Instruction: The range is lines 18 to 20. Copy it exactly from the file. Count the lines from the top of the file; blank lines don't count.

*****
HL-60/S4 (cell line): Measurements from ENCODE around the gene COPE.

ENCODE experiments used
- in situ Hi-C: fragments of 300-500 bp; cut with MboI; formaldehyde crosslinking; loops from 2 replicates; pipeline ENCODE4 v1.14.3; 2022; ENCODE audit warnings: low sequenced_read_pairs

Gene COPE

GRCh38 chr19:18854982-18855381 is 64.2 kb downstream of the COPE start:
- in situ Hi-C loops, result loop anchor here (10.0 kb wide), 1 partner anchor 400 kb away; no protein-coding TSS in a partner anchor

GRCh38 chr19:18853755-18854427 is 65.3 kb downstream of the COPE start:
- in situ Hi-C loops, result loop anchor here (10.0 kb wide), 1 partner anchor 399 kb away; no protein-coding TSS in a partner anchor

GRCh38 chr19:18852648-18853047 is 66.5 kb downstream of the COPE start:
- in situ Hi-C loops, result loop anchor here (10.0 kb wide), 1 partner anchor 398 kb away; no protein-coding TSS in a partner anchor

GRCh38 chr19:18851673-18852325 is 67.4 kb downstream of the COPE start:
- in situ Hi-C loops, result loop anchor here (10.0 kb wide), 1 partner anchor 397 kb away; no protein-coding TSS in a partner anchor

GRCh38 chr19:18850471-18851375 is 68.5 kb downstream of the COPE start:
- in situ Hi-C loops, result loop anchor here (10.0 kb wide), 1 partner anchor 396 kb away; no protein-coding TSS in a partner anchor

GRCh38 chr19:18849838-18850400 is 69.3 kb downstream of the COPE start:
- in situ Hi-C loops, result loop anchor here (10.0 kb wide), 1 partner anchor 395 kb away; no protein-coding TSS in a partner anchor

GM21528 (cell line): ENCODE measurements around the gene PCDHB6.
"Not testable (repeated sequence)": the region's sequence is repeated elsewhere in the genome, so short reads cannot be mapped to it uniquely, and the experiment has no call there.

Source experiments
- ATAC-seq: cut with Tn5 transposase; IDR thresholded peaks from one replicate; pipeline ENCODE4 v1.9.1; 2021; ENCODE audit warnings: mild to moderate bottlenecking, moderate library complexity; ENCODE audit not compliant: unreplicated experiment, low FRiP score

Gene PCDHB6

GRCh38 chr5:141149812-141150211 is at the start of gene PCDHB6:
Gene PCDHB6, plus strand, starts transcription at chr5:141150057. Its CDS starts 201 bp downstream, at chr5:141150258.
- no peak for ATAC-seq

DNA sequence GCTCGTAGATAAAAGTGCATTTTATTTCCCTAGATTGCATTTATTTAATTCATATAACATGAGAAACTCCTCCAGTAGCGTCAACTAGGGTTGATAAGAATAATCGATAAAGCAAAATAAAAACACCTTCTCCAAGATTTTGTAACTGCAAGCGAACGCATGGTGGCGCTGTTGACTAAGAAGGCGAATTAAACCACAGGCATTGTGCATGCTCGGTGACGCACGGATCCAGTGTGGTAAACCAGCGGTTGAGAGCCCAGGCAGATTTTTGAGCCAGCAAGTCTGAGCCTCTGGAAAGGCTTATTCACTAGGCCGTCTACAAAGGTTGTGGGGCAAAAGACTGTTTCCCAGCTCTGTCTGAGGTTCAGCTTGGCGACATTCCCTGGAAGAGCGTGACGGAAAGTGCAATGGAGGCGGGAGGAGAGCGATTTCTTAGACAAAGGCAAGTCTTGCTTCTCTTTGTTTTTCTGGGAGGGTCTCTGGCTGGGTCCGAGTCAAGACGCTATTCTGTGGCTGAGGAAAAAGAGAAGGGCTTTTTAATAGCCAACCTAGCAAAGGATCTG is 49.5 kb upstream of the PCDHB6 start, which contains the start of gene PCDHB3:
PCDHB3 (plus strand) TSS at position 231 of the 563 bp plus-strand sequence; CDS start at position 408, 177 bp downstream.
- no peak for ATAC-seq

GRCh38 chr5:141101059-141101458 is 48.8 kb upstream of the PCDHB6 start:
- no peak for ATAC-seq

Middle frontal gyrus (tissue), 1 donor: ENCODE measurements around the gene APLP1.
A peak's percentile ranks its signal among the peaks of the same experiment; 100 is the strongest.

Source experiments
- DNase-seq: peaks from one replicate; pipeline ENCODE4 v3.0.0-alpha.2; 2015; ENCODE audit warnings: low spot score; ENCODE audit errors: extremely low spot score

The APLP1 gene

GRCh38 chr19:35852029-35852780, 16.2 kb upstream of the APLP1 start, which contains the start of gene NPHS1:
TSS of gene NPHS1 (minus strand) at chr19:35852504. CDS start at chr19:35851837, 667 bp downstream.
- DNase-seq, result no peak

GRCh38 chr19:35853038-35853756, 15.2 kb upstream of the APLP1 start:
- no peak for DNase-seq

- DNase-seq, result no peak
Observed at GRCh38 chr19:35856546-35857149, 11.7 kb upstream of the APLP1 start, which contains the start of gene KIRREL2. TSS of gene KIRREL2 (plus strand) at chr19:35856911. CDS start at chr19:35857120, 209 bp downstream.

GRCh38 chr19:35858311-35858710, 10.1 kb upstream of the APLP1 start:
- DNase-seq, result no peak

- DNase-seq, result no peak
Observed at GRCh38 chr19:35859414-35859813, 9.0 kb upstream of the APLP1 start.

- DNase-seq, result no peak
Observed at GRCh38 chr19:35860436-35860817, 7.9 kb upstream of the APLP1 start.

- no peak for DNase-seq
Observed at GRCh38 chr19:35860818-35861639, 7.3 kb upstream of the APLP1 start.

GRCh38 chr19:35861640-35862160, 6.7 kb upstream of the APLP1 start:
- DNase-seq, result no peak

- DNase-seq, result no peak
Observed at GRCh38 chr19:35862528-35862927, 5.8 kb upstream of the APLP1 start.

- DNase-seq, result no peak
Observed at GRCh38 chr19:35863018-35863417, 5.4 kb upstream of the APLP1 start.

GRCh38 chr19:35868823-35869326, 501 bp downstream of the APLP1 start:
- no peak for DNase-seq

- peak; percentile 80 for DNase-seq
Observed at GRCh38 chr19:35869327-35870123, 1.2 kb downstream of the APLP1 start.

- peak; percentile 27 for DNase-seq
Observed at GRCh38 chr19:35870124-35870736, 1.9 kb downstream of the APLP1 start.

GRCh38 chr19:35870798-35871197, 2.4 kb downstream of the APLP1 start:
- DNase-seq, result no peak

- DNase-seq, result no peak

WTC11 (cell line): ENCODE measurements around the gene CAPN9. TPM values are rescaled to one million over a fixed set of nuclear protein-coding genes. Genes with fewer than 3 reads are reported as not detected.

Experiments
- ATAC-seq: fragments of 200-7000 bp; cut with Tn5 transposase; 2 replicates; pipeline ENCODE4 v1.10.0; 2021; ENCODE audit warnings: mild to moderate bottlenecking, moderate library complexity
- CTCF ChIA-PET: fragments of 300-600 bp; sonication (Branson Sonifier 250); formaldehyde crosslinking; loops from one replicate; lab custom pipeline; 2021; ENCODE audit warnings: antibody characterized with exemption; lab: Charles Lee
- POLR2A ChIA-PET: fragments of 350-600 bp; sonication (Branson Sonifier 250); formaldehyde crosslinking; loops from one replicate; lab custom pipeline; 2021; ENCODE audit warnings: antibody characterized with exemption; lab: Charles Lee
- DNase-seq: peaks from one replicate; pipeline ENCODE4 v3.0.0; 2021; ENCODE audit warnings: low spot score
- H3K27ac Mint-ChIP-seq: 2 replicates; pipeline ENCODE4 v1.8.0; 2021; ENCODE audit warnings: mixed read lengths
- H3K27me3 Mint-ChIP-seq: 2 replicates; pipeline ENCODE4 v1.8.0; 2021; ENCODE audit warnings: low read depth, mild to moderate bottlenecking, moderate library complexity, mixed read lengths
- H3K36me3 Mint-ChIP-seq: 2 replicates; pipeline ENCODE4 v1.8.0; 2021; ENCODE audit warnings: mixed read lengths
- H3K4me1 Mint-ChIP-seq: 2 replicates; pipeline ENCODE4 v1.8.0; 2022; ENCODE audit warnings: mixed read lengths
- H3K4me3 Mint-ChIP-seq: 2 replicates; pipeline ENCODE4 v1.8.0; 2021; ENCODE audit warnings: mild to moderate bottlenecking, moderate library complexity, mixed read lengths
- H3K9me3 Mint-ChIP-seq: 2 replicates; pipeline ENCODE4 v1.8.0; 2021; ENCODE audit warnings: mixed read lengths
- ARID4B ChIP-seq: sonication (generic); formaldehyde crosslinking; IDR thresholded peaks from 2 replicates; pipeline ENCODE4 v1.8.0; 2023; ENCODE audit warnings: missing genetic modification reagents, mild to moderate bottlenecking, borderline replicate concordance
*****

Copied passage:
"Not testable (repeated sequence)": the region's sequence is repeated elsewhere in the genome, so short reads cannot be mapped to it uniquely, and the experiment has no call there.

Source experiments
- ATAC-seq: cut with Tn5 transposase; IDR thresholded peaks from one replicate; pipeline ENCODE4 v1.9.1; 2021; ENCODE audit warnings: mild to moderate bottlenecking, moderate library complexity; ENCODE audit not compliant: unreplicated experiment, low FRiP score